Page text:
In the beginning was the Word creating life, everlasting and continuing life. Life-giving life for all people, all creation. Our life always with God and God always with us. Where ever we are. In suffering. In joy. In sorrow. In hope. Sometimes in crazy talking burning bushes. Sometimes in the skilled hands of a surgeon. Sometimes in the embrace of a friend. Sometimes in a smile from a stranger. Sometimes in a wrong that has been made right. Sometimes when we reach out to help someone else.

God with us, in us, loving us, always. Love, a gift. Called grace. For everyone. Grace given when we try to cover up God. Grace given when we stop and see a glimpse of God instead. Grace, relational, forgiving, feeding, caring, repairing. Grace calling us to do God’s work on earth as it is in heaven.

The Word, a metaphor. Containing enormous meaning. Word as message, story. In the beginning was and is our never-ending story of being human. Of being God’s beloved people and of who God is. God known to us, not only in a collection of words. But God as human being. In Jesus Christ. Jesus, “the word of life…revealed.” (1 John 1: 2) Always with us through Spirit’s breath, wind, energy, and call. God, Immanuel still. Then. Now, Tomorrow. Always.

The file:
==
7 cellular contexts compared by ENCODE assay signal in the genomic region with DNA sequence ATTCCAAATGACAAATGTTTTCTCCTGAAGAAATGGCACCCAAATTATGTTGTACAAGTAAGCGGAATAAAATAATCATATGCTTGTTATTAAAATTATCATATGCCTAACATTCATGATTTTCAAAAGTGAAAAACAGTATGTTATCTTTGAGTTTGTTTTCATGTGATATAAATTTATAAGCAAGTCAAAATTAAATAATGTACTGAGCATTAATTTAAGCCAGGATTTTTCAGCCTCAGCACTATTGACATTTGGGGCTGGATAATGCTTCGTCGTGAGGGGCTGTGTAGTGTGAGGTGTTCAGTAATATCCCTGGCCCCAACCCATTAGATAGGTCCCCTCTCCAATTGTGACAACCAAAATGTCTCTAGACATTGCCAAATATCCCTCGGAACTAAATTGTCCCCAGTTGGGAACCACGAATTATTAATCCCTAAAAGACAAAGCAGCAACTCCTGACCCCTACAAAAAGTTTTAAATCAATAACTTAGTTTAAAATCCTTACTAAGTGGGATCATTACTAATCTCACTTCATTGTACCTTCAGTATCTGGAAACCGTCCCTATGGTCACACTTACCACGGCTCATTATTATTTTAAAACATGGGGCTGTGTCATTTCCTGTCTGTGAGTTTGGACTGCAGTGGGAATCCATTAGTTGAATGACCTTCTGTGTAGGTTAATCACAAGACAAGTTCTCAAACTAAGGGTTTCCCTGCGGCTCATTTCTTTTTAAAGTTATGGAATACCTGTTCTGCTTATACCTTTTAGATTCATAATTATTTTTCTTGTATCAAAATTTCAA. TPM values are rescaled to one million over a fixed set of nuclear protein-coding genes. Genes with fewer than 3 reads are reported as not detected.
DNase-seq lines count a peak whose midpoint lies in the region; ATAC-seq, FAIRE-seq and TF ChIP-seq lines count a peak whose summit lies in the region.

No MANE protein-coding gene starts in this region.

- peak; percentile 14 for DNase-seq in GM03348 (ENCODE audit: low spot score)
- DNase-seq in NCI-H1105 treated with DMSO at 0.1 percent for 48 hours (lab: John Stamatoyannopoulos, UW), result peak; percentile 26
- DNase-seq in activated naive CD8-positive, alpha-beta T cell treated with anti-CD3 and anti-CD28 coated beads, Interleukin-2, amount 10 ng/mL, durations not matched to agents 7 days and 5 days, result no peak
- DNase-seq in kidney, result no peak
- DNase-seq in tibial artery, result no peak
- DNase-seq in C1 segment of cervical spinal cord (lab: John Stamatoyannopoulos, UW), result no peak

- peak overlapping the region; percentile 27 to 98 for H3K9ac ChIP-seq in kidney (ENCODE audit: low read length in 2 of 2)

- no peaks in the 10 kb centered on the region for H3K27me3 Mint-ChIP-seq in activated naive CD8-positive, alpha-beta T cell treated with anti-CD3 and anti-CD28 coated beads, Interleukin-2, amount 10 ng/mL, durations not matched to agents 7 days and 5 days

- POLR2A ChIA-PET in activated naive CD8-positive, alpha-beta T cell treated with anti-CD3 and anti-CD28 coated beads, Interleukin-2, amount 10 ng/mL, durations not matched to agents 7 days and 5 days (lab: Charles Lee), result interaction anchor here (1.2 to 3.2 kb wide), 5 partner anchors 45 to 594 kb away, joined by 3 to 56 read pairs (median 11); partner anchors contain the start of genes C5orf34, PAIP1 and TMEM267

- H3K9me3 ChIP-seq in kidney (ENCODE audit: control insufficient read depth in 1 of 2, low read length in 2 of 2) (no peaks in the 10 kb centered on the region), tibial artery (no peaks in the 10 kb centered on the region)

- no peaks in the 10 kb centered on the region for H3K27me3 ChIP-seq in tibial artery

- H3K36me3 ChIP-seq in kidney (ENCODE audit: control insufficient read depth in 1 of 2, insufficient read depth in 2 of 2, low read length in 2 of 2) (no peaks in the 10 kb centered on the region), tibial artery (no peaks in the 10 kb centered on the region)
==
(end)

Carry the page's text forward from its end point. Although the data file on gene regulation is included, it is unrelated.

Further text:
Amen.

Scripture quoted is from the NRSV. 

Image by Felix-Mittermeier.de from Pixabay

Faith, Healing, Newsletter, Trauma, Trauma recovery

NEWSLETTER for AUGUST, 2022

TRAVELING BACK

Looming. Ahead of me. Out the windshield.

Clipping along at 70 miles per hour, maybe faster. Mile after mile bringing me closer to what I have dreaded for almost six years. My stomach tells me we are almost there. Thankful Forrest drives, not me.

Phone rings. Answer only because it’s one of my sons, Ricardo. With a question. We’ve all just moved. Our lives, in boxes, transitions, and unknowns. We talk briefly, say “goodbye,” and “I love you.”

Realize the moment of trepidation, crossing the Illinois state line into Wisconsin for the first time since Tony died, flew by five miles or so ago.

Instead in that second, the passage between states, my eyes focused on us. The here and now in our relationship as son and mother. The universe aligned with synchronicity acknowledging our truth, both living and dead, in protective action.

August 10, 2022 Ephraim, Wisconsin

UPCOMING EVENTS

Devotional in Rise & Shine: 2022-2023 Devotion Book. ELCA School and Learning Centers. 

September 1 @ 6:30 PM: Book Reading at Beaverdale Books, Des Moines, Iowa.